Theology is not an 'academic' exercise for the aspiring minister, any more than anatomy and biochemistry are for the aspiring doctor, 'hoops to jump through' before the 'real', practical stuff of ministry (or medicine) can be exercised. Theology, learning to think and speak well and wisely of God, and helping--no, make that requiring--others to do so, in order that they may fulfill their vocation as Christians, is at the very heart of ministry.

Friday, 1 April 2011

Who is ministry training for?

This is not a question about who should train for ministry. It is a question about who training, and training institutions, are meant to serve. I only have a few years of experience teaching in (and at some level, running) institutions that train people for Christian, and particularly, Anglican, ministry, and some experience of being a degree earning student in another institution.

The truth is, I think there is a lot of navel-gazing as to the purpose of ministry training. Most institutions limit their vision to 'training men and women' for ministry. Well, that's fine, as far as it goes. Yes, that's what they are supposed to do, and they deserve to fail miserably if they don't do that. But the students aren't the 'end users', so to speak, of the work of seminaries, part-time training institutions (an important mode of preparation in the Church of England), or on-line degree programs.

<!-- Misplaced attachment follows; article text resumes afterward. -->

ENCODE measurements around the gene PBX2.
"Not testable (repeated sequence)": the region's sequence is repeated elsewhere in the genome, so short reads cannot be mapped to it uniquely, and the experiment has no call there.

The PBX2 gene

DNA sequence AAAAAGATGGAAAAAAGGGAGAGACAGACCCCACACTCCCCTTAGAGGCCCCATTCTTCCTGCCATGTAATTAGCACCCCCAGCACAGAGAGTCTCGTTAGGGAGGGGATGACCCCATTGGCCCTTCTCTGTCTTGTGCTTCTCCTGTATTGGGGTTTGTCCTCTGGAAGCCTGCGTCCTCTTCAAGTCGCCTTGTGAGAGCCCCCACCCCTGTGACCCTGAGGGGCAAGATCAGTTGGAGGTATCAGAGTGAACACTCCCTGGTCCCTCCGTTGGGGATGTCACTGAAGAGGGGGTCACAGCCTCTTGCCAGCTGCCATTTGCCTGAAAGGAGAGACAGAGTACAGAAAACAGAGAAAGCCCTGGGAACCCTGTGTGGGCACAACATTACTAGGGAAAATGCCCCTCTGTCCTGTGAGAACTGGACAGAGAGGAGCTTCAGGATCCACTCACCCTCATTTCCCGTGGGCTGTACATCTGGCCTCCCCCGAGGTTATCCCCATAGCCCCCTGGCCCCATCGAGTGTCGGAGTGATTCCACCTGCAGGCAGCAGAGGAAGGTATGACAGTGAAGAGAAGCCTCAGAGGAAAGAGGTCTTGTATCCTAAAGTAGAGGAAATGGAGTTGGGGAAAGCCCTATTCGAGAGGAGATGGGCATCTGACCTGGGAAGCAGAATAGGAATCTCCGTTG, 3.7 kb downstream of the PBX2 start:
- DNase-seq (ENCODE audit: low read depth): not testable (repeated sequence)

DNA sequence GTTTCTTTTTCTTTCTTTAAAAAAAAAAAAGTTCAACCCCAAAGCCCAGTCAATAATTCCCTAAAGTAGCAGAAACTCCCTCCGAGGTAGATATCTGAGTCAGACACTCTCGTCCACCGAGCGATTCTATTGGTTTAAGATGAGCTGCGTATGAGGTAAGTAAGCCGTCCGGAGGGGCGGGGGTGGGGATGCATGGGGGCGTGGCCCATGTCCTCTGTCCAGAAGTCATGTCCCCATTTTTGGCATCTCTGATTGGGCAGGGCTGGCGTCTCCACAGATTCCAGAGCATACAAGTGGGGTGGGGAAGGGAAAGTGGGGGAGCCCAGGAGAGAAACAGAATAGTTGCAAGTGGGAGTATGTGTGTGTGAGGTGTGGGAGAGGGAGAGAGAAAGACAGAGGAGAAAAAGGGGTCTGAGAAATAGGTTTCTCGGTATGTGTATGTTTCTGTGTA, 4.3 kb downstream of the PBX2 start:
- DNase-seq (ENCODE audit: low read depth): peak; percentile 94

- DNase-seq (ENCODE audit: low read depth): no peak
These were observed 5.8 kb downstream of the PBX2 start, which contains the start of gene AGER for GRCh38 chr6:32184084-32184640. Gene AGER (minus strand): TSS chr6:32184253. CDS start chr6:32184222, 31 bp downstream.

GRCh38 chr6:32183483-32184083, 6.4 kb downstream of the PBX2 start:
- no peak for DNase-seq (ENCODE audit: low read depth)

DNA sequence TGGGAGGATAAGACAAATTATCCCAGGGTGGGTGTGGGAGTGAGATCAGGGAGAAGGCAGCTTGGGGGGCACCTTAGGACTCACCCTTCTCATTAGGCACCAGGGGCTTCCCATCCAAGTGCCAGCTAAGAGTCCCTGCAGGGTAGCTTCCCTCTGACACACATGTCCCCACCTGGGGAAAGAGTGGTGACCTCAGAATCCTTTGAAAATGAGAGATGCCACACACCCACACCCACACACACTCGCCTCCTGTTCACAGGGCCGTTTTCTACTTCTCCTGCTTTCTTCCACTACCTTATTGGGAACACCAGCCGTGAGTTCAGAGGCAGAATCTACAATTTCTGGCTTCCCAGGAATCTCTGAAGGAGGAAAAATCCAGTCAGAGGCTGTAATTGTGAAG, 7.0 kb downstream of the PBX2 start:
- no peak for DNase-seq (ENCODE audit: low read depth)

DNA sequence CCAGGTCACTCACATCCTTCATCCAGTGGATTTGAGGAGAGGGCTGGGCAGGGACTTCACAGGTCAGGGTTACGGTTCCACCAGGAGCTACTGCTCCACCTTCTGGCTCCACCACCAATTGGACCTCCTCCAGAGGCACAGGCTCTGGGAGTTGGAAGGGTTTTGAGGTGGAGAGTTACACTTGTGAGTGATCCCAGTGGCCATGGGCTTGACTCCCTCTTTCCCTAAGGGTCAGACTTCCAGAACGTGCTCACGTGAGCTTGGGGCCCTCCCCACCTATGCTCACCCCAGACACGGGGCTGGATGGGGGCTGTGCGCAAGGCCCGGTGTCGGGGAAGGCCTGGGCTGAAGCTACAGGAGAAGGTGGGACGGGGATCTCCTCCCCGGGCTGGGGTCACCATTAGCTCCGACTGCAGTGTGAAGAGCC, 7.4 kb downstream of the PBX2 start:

Neither are the faculty. I think some seminary faculties mistake themselves for think-tanks, or for university departments of religion. Those are perfectly good things, and certainly the institutions that train ministers should prove themselves as communities of theological enquiry and innovation. Too often, however, they take on an almost 'tribal' outlook, where enquiry is actually limited by a stated (or more often, unstated) theological position which is held unquestioningly. And sometimes, that position (most often, it seems to me, currently having to do with some very boring aspect of human sexuality), occupies a more important role in the insitution's life than the much broader range of Christian theology. If it isn't a single-issue ideology, it is holding to a view of tradition (often denominational, or even sub-denominational) that is seen to be exempt from examination. What I find funny is that often the claim is made that the view of tradition, or the single-issue, claims to be about 'increasing inclusiveness/diversity'. But, if the party line is not held, a scholar or prospective student will be told that s/he is not going to be a good fit with the institution.